After he gained their trust, Walter was able to establish himself as a conduit to the Germans.

    Mr West said what he achieved was incredible.

    "It's all very well being a double agent from the safety of allied territory, but there are only really three examples of people who put their lives at risk by going back, putting their heads into the jaws of the lion," he said.

    MI5 abandons Celery

    It wasn't until Walter returned to England nearly a month later (the Germans had sent him to ferry spies into Britain) that he learnt Snow had betrayed him.

    Snow had not only told the Abwehr that Walter was a double agent, he had told MI5 that Walter was a traitor who had really defected to the German cause.

    "When they came back they separated and interrogated them so they couldn't swap notes," Carolinda said.

    Both Walter and Snow had numerous interrogations with MI5 as their stories differed.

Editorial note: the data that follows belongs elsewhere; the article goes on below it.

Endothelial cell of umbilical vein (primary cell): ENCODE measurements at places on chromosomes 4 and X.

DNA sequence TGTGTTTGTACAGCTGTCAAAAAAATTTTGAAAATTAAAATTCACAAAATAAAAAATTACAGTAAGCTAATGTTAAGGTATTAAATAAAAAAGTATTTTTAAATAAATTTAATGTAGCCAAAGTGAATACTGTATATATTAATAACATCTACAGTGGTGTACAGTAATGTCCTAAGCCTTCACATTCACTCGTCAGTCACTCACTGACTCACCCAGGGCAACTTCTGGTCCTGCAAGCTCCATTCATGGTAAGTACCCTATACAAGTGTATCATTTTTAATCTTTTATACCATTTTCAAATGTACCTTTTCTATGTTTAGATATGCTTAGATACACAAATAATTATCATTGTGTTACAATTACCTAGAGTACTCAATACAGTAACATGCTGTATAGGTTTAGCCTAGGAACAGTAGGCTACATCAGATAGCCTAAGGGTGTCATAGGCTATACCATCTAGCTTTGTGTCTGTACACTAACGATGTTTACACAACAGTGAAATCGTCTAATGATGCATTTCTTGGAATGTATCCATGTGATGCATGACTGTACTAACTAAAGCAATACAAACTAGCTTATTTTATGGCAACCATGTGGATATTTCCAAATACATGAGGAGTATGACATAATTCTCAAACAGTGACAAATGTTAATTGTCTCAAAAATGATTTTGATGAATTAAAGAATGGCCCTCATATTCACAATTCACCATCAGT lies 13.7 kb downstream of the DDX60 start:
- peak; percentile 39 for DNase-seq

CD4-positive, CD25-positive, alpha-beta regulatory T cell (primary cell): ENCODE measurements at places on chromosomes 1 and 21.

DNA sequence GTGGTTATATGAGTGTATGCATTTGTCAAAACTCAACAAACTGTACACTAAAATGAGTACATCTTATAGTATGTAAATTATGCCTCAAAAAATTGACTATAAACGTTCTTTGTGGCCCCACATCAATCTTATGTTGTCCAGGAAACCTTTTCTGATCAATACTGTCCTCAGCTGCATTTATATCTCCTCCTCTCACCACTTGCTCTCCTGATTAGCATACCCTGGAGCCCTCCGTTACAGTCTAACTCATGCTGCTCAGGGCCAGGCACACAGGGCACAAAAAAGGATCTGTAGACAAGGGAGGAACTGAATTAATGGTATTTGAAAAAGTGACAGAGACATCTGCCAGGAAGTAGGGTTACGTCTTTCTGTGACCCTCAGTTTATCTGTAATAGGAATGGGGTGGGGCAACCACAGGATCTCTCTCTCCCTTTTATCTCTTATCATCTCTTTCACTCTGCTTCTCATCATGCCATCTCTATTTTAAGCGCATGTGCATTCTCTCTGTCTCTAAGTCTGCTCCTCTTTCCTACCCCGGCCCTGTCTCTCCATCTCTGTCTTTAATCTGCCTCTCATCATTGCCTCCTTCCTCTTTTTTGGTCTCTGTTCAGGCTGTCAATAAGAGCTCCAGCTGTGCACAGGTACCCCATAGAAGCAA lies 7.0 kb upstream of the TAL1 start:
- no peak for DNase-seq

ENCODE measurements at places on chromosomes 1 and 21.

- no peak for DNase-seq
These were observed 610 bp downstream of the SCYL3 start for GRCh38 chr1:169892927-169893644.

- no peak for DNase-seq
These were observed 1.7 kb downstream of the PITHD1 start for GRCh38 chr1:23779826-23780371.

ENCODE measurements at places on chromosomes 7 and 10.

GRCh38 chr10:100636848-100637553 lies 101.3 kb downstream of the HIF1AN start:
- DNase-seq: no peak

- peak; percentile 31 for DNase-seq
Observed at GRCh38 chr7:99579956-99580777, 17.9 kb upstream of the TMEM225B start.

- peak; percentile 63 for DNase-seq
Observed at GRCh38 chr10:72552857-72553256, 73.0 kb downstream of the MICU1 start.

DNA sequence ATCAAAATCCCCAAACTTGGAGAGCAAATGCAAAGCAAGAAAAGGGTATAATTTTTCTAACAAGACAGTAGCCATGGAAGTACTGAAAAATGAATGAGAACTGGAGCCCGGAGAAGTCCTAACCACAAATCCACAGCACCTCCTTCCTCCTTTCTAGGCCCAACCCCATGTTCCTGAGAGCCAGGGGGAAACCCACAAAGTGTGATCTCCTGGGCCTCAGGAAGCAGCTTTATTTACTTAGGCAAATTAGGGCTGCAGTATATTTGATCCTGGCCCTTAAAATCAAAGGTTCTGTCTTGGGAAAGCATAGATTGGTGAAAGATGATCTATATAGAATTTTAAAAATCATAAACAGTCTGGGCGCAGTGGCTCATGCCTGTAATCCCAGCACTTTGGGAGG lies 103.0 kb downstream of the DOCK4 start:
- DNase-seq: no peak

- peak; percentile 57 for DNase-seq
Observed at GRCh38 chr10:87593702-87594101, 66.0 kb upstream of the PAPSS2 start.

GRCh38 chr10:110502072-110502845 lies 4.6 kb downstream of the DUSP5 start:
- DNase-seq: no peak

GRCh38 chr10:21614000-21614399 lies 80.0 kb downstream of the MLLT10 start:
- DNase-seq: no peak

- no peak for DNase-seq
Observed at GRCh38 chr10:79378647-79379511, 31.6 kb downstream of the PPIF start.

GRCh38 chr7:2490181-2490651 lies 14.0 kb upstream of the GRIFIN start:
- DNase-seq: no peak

"What transpired thereafter baffled the greatest minds in MI5," Mr West said.

    "It's the conundrum, what was the true loyalty of these two men?"

    After one joint confrontation, the majority of MI5 believed Walter's story and Snow was imprisoned until the end of the war.

    Though MI5 went on to employ Walter for two subsequent missions up to 1943, official records didn't explicitly say he was innocent.

    Clearing his name

    After retiring Walter was involved in a scam and imprisoned for two years before his death in 1957 of gas poisoning.

    After finding out her remarkable family history, Carolinda decided to write a book, Double Agent Celery: MI5's Crooked Hero, driven by her determination to clear her grandfather's name officially.

    "It was obvious to me that Celery was innocent but I had to prove it once and for all," Carolinda said.

    Mr West said one thing missed by some who study the Celery case, is the extraordinary bravery of his work.

    "In my opinion it is paralleled only by one other double agent during the whole of the Second World War," he said.

    Carolinda said the tragedy of the story is that Effie would never know the truth about her father's unbelievable life or the existence of her siblings.

    "The saddest thing is that I couldn't tell her," Carolinda said.

    "So I'm pregnant with this information and I can't share it with Mum."

    © 2018 ABC Australian Broadcasting Corporation. All rights reserved